One viewer questioned our title for this week’s program, “Alaska’s Invisible Epidemic.” Well she’s right, there’s nothing invisible or hidden about our state’s high rates of violence and sexual assault. 

The black eyes and the bruises around the throats of women, who turn up in shelters with missing teeth, are visible for all to see -- yet from our response, the struggles of these women and their children might as well be invisible -- part of the backdrop of rural life, where violence is often accepted as normal.  

For four days in May, the consequences of violence, in places where justice is out of reach, were front and center.

The U.S. Attorney General, at the invitation of Senators Lisa Murkowski and Dan Sullivan, toured the state to see for himself why Alaska has one of the highest rates of domestic violence and sexual assault in the nation – to understand what it means to live in a remote community, with little or no law enforcement – where the only means of escape is by airplane, boat or snow machine.  

Here are the highlights from this week’s show:

  • Status of rural justice: U.S. Attorney General William Barr meets with Native leaders in Anchorage at the Alaska Native Tribal Health Consortium. 
  • Enough is enough: Alaska Natives and violence. Rates are high in Alaska, but even higher for Native women and children – numbers that were part of the Tanana Chiefs Conference’s presentation to the attorney general during his trip to Galena.
  • Refuge on the tundra: A visit to the Tundra Women’s Coalition shelter in Bethel, which serves a region the size of the state of Oregon – where many families have come to accept violence as a normal part of life.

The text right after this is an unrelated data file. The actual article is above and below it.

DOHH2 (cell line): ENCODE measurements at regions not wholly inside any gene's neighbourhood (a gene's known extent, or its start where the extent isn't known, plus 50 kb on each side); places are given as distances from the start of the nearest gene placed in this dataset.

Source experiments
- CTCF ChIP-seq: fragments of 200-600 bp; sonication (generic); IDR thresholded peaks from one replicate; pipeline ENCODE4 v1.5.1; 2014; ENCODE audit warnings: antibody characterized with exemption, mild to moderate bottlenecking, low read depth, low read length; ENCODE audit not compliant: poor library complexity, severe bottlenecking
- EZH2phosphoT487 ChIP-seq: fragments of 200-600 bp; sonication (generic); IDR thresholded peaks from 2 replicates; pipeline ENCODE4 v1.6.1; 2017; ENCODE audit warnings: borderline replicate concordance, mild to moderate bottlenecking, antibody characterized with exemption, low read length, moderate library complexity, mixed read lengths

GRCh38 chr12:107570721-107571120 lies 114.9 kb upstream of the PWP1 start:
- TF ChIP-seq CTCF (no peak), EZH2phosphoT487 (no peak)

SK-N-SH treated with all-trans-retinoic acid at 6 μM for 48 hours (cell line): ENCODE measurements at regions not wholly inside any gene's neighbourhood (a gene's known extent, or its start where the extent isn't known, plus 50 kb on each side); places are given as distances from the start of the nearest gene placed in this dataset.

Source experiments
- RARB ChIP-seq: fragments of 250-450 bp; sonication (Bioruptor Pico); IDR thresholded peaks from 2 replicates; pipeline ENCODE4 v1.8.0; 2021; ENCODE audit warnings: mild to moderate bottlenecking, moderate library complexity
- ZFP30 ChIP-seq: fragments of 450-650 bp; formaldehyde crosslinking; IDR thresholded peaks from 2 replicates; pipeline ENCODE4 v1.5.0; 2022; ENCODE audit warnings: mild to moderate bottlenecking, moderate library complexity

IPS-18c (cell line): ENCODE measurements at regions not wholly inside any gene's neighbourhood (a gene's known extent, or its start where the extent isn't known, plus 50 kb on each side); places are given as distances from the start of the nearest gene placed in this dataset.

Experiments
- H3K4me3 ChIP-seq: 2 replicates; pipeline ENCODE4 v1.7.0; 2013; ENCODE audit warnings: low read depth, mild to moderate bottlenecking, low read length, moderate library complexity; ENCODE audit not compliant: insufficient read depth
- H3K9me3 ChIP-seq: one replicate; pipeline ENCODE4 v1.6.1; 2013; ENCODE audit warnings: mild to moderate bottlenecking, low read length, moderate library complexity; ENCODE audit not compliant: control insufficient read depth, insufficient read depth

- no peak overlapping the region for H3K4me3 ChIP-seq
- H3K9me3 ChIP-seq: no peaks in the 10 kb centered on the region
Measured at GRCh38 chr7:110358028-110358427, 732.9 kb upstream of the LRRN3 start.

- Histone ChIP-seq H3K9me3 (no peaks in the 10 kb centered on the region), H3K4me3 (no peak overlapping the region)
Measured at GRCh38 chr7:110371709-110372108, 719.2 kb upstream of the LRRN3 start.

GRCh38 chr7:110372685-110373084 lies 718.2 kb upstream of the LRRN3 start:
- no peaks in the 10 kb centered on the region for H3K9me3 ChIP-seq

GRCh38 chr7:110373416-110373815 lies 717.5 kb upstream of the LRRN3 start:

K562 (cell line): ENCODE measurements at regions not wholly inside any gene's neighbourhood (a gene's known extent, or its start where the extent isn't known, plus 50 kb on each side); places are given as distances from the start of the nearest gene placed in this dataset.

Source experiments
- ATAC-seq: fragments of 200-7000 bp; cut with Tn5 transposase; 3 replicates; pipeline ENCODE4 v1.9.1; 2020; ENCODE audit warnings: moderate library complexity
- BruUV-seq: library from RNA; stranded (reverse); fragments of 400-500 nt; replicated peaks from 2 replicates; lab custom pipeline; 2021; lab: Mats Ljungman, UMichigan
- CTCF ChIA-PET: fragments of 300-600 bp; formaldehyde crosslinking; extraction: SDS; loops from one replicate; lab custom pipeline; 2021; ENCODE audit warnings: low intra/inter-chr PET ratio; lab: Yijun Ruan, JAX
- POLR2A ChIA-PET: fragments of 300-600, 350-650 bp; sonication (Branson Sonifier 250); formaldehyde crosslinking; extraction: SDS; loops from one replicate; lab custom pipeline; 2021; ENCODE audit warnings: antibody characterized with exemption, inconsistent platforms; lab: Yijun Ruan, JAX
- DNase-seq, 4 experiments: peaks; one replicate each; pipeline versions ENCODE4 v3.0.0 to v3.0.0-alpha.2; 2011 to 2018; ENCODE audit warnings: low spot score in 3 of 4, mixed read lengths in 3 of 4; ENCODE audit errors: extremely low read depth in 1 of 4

• On the front lines: We follow the U.S. Attorney General on his tour of the Bethel women’s shelter and his boat trip on the Kuskokwim, downriver to Napaskiak, where leaders asked him to declare a state of emergency to address the alcohol-fueled violence in the region.
  • Featured guests: Two Napaskiak leaders reflect on the attorney general’s visit – Sharon Williams, a tribal administrator, and Earl Samuelson, a retired State Trooper pilot. A look at keeping peace in communities, where alcohol can spark violence at any moment. Click here to see an extended interview. 

William Barr’s staff called a trip of this nature unprecedented for an attorney general. It came at a time when there were big issues on the national front.

His visit to Alaska coincided with special prosecutor Robert Mueller’s press conference – a chance for him to avoid the swirl of partisan-charged politics that usually surround him.

In Alaska, Barr appeared to be happy to focus on a different set of problems.  And as he stood on a boardwalk in Napaskiak, he agreed with the tribal chief who asked him to declare an emergency, that a state of emergency does indeed exist and needs to be addressed.

While a U.S. Attorney General cannot wave a magic wand and suddenly transform a violent landscape, decades in the making, into a peaceful scene, the acknowledgement from someone of his political stature is something Alaska Natives have sought from their own state leaders for a long time – recognition that rural communities are in a state of crisis due to the lack of law enforcement and trauma passed across the generations.  

But recognition is still a long ways from results, and the big question: what will Barr do now, or will the visit quietly fade away? The bigger question: will state leaders seize the moment and do their part?   

During his travels in Alaska, the attorney general promised to work with Alaska’s congressional delegation bring more resources to bear – to help craft programs to address Alaska’s unique geographic and cultural circumstances, as well as assist tribal governments in their efforts to implement local solutions.

Barr said, while visiting the Tundra Women’s Coalition shelter in Bethel, “It’s hard for me to imagine… a more vulnerable population in the United States.”


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